Hundreds of visitors flock to RSPB Titchwell Marsh

Tiny bearded tits darting over reed beds, short-eared owls hunting and marsh harriers busy nesting were some of the sights delighting bird watchers at RSPB Titchwell Marsh over the weekend.

This year's Wings Over Titchwell event attracted about 750 enthusiasts and more than 100 different bird species were spotted within just a couple of hours.

May is a busy month for the reserve, near Hunstanton, as the spring migration reaches its peak and the skies were aflutter with activity.

As well as providing a home for the species yet to head north, the reserve is welcoming new arrivals preparing to breed and is a refuge for those with a longer journey ahead of them.

'Some of the birds are just passing through on their way to breeding grounds in the north,' said the RSPB's Jasmine Atkinson.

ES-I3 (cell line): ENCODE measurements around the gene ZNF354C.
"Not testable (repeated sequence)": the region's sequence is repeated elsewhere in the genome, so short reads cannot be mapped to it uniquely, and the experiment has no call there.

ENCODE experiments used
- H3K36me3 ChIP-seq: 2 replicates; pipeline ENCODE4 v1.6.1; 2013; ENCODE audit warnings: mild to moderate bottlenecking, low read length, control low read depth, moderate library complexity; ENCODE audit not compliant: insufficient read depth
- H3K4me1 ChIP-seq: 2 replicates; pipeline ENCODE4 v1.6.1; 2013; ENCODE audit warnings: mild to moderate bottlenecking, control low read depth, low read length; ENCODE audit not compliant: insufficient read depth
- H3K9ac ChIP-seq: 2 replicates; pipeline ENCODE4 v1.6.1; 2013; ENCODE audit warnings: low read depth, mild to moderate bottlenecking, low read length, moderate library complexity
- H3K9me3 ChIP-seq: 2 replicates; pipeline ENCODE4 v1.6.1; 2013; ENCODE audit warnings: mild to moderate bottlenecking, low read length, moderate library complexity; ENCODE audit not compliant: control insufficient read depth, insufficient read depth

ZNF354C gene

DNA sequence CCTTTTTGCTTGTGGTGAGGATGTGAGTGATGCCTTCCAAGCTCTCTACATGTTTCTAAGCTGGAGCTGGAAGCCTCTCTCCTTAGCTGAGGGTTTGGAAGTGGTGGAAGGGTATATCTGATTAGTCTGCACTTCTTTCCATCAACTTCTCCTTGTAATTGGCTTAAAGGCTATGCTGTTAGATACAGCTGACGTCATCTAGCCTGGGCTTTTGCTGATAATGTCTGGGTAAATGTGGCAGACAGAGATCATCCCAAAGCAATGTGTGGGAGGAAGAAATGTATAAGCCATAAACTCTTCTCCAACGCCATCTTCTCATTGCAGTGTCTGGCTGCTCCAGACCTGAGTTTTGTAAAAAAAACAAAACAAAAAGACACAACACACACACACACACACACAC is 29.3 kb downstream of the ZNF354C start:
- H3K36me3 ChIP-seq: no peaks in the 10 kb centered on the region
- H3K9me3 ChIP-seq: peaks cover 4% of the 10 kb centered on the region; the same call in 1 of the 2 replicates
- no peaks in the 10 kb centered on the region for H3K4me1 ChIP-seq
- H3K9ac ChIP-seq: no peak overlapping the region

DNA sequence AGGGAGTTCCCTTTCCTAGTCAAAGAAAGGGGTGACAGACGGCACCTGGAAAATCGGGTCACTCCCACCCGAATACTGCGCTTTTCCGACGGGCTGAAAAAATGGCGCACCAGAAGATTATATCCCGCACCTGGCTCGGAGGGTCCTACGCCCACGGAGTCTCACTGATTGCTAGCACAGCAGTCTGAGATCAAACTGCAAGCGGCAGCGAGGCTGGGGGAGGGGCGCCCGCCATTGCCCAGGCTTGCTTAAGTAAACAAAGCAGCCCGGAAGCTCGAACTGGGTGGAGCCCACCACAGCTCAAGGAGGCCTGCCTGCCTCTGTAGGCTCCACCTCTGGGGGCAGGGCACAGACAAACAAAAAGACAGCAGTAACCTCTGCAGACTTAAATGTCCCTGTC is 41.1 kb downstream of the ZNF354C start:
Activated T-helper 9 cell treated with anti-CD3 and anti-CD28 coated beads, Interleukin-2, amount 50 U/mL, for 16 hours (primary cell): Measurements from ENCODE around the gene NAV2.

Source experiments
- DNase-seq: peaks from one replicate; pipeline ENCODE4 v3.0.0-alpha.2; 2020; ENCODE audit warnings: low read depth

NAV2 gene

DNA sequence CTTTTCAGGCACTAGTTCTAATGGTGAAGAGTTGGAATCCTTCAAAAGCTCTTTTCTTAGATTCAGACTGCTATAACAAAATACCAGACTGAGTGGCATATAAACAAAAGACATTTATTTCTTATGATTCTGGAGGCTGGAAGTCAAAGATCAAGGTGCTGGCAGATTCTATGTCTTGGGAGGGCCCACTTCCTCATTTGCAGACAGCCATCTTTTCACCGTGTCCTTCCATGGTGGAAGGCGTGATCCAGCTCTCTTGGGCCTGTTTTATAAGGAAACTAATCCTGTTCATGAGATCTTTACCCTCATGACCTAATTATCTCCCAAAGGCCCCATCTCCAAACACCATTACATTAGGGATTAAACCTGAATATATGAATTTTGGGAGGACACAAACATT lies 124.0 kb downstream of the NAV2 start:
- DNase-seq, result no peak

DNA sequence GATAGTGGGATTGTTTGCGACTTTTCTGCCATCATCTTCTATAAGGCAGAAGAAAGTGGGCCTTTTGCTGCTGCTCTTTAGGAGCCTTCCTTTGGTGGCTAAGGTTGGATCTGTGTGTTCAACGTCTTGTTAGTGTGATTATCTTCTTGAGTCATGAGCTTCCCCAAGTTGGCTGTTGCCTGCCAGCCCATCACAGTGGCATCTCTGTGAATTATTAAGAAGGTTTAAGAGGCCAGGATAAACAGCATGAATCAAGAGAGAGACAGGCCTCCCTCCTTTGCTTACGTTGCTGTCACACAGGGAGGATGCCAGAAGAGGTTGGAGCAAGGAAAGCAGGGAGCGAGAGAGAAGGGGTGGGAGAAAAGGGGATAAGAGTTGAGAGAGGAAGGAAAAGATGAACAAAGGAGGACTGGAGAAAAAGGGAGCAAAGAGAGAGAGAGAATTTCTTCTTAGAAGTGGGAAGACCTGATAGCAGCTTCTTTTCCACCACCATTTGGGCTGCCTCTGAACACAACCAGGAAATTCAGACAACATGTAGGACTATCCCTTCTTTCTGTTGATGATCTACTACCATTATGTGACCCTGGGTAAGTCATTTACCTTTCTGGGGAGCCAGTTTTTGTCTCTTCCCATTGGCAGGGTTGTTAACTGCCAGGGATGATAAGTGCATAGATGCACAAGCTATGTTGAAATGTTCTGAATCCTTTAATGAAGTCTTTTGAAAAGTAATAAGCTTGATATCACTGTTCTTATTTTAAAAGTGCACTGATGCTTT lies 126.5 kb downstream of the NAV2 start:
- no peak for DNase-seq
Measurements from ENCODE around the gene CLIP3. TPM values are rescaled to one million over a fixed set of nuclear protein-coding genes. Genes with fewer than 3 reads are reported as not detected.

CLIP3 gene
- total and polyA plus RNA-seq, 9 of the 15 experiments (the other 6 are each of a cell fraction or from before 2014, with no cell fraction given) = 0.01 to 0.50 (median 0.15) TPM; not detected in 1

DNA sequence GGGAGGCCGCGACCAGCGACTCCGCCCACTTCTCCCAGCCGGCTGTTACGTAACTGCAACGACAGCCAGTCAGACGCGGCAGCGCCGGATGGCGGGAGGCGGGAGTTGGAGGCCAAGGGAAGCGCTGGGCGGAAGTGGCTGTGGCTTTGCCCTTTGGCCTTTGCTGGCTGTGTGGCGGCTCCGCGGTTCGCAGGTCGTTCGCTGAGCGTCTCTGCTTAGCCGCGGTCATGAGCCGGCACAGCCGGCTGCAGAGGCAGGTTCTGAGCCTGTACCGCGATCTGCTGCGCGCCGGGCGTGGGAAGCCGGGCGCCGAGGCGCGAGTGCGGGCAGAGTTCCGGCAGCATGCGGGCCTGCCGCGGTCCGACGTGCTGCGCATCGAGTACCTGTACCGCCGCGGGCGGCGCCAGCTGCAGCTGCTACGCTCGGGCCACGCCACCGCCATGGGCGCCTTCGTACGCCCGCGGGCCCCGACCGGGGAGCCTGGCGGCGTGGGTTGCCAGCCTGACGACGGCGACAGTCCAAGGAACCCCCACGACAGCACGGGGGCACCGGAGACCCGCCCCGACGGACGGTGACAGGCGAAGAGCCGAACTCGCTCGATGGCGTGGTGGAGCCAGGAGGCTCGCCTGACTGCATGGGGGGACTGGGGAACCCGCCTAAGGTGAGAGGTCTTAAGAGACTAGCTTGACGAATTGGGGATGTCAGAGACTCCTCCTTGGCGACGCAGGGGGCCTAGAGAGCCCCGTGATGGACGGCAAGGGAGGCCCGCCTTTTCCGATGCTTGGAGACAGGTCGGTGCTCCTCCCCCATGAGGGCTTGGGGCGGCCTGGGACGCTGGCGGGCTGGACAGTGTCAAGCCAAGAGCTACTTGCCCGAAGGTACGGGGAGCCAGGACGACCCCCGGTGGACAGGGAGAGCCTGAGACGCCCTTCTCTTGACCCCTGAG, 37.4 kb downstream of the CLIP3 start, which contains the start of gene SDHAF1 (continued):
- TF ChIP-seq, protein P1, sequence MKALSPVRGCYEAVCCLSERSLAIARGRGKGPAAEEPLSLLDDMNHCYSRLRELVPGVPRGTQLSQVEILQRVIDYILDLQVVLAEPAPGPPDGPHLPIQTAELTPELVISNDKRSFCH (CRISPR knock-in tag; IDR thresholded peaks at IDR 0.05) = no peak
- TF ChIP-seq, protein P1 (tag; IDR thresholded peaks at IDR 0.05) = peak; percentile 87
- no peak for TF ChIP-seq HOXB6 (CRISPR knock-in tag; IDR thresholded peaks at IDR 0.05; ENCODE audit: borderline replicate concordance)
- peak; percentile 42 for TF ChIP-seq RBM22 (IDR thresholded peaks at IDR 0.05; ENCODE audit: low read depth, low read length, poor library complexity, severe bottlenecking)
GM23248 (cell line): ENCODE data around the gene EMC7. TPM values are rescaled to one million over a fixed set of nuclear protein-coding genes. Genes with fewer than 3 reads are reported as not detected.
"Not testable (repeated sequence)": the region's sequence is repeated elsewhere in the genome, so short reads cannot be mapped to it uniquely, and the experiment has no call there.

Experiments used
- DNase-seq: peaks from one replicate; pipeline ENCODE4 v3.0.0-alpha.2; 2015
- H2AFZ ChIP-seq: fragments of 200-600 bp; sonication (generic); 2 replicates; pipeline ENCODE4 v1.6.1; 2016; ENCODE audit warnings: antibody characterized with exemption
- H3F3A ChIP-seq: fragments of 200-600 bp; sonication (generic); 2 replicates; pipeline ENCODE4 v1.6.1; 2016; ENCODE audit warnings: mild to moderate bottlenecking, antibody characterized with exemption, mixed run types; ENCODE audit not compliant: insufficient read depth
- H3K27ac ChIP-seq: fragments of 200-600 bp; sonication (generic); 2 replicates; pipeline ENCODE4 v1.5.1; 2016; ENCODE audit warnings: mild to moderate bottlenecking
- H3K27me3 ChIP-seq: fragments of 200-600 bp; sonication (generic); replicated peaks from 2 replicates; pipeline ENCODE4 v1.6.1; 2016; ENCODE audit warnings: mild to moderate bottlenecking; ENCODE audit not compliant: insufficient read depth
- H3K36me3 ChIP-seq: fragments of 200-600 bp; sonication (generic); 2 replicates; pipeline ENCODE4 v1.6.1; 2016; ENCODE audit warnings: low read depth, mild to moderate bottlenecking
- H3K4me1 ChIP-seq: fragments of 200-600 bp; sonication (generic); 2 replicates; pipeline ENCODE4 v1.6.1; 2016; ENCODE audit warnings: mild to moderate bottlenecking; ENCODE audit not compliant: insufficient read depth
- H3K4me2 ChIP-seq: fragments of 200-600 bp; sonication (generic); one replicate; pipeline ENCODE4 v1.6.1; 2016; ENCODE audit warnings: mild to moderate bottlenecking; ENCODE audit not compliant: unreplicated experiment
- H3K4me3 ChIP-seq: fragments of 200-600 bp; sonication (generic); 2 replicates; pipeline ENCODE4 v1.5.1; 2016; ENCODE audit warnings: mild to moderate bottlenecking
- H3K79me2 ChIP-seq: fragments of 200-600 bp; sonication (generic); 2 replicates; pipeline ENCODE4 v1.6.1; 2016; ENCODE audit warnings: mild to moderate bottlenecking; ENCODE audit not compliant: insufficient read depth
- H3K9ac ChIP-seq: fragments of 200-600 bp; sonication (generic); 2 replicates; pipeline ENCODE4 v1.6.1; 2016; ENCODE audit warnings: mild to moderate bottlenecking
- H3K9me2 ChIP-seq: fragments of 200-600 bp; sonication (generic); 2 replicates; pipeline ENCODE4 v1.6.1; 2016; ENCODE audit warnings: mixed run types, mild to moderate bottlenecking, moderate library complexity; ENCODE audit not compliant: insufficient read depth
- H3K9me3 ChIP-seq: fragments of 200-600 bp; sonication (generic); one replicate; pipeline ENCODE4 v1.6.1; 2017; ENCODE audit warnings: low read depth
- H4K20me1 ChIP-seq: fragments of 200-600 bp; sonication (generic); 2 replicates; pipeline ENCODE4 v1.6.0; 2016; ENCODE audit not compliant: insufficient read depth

'They are just resting and feeding, building up energy for the rest of their long journey.

'Hopefully, we will start to see some chicks soon. We've had four bearded tits fledge already and we have four pairs of avocets on eggs which could hatch any day now.'

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Staff and volunteers set up telescopes at key locations and each post was in radio contract so sightings could be shared and recorded.

Kestrels, sanderlings, marsh harriers, bearded its, sparrow hawks and a buzzard were among the bird species spotted before lunch, but visitors were also enchanted by a water vole building its nest and a Chinese water deer.

'Bearded tits can be quite tricky to see, but with so many people out we had more eyes,' Jasmine added. 'They are quite rare and found only in reed beds. They don't actually have beards, but they do have moustache markings.'

Wings Over Titchwell coincided with World Migratory Bird Day yesterday (Saturday), which this year explored the relationship between birds and people.

Events were held around the globe to promote the conservation of migratory birds and to celebrate the spectacular journeys they make each year.

Find out more at www.rspb.org.uk/titchwell.

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